Before pursuing my master’s degree in Educational Technology from Oklahoma State University, I was a public school teacher for over sixteen years. While in the classroom, I had seen and experienced the evolution of technology in public education. I started my career with not even a telephone in my classroom. The last year I was in the classroom, I had a class full of laptops, an interactive whiteboard, and the majority of my students carry personal phones with more processing power than that stone age computer from my first years of teaching. During my career as a classroom teacher, I have had the opportunity to work for the three largest and most prestigious districts in my area. In these three districts, I have observed millions of dollars being invested in technology each year without any subsequent and tangible increase in student achievement. Not only has it not “payed off”, but many times technology has often become one more distraction for the student and even more frustration and effort for the classroom teacher who it is ironically there to assist. This dilemma is upsetting for me as a mentor, but even though technology will never replace one on one student to teacher experiences, when implemented correctly, technology can be a useful tool to better communicate with technology dependent students.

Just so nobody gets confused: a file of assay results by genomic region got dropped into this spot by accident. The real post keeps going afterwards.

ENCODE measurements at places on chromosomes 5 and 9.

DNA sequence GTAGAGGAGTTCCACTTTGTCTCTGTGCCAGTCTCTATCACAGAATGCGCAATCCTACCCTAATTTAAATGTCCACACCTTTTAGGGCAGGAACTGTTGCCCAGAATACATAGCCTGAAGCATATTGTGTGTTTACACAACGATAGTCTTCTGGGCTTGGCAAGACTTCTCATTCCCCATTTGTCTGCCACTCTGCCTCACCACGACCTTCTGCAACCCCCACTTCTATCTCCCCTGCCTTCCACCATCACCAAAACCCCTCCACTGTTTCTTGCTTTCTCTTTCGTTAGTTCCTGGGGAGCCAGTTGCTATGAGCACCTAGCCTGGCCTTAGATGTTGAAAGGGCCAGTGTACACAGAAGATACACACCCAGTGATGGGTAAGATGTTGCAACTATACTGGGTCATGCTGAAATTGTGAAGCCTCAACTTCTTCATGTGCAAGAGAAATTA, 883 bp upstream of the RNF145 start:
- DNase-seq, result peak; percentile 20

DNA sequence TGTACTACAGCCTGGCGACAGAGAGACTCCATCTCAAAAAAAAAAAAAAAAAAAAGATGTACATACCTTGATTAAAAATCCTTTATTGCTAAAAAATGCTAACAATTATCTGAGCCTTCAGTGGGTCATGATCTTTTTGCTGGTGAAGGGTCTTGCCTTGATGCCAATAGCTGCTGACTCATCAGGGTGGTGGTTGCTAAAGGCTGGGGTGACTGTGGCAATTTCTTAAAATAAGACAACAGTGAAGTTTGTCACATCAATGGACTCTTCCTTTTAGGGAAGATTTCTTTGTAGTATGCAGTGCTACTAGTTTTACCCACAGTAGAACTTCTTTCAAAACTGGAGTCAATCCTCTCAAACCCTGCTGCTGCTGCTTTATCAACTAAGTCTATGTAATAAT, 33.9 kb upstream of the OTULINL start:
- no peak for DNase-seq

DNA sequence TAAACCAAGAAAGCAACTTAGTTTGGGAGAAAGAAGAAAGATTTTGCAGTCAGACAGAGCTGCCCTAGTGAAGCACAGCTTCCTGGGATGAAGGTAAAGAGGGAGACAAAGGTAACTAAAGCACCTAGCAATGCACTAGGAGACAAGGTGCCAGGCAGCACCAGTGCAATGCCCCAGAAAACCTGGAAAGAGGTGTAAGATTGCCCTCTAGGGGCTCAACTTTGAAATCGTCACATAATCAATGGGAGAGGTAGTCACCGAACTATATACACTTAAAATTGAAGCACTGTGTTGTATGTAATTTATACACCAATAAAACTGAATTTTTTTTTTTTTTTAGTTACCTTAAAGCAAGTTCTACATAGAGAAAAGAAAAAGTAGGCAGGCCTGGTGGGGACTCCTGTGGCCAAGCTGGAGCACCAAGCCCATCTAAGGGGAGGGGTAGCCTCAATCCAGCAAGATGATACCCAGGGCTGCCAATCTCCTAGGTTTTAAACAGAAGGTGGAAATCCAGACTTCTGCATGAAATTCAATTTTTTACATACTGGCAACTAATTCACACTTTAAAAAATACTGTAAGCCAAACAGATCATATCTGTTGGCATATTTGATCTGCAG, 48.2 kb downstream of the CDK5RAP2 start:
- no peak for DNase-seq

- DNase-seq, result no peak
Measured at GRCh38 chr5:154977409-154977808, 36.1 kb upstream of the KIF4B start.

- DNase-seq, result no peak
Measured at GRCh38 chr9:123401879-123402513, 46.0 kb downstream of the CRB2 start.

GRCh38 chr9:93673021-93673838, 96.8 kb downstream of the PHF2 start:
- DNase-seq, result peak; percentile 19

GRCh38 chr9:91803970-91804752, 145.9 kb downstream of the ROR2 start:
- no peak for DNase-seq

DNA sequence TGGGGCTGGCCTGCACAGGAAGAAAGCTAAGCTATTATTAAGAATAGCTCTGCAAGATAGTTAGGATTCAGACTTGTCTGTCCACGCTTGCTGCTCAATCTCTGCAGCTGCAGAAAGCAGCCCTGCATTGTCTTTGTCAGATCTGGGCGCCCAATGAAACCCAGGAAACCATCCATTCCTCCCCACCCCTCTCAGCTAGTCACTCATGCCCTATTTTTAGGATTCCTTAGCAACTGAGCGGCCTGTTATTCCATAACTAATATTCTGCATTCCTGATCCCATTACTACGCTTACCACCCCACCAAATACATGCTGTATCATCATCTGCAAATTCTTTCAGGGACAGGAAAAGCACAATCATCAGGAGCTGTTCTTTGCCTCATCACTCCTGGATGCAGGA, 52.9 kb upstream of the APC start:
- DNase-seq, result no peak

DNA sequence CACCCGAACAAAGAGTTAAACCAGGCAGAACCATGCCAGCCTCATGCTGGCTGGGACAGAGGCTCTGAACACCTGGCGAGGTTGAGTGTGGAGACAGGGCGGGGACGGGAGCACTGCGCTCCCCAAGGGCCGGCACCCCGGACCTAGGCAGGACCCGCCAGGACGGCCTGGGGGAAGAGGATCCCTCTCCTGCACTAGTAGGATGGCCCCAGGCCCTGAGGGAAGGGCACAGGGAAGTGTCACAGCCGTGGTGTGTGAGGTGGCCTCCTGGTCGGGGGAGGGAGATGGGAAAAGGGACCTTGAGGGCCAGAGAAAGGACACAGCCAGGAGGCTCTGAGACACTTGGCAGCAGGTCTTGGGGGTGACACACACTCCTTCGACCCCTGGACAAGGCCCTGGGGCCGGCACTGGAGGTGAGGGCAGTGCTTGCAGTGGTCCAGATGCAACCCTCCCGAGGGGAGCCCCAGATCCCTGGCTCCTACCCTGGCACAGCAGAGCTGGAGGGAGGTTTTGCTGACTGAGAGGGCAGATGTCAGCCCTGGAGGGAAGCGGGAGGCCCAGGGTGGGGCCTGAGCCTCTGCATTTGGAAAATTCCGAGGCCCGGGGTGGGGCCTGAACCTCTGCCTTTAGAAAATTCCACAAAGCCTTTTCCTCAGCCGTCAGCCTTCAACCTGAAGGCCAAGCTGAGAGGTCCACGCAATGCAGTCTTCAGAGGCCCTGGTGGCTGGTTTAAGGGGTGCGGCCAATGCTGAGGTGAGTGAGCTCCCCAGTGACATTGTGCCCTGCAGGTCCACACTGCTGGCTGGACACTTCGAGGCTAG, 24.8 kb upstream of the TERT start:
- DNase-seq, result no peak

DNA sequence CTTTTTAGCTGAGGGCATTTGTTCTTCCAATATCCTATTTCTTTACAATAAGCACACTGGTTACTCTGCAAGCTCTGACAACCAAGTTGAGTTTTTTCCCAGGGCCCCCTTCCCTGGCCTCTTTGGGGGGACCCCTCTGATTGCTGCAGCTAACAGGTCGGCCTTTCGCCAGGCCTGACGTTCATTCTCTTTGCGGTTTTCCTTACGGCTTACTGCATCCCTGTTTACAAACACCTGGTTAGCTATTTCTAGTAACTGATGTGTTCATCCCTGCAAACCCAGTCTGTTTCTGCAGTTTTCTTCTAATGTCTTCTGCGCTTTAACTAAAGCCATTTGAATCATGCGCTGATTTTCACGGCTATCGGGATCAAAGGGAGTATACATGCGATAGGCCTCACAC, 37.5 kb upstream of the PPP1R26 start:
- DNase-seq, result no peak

These issues surrounding technology were my motivation for returning to college and acquiring my Masters in Education Technology and later seeking out my current position in my school district. At the end of the 2012-2013 school year, I presented my job description to the incoming superintendent. She agreed that our district needs a person to help align the technology we purchase with the curriculum in our classrooms. In August of 2013, I started my new adventure as Director of Instructional Technology.
The knowledge and skills I have aquired with this program have allowed me to take my district much farther than was expected. Each course in this program included the theory and practice needed to move my school district forward in educational technology. The pages in this site will contain artifacts from the OSU Educational Technology program. Each of these components contributed to my understanding of the design, theory, and implementation of educational technology. Visitors will notice that the majority of projects were tied directly with my new position.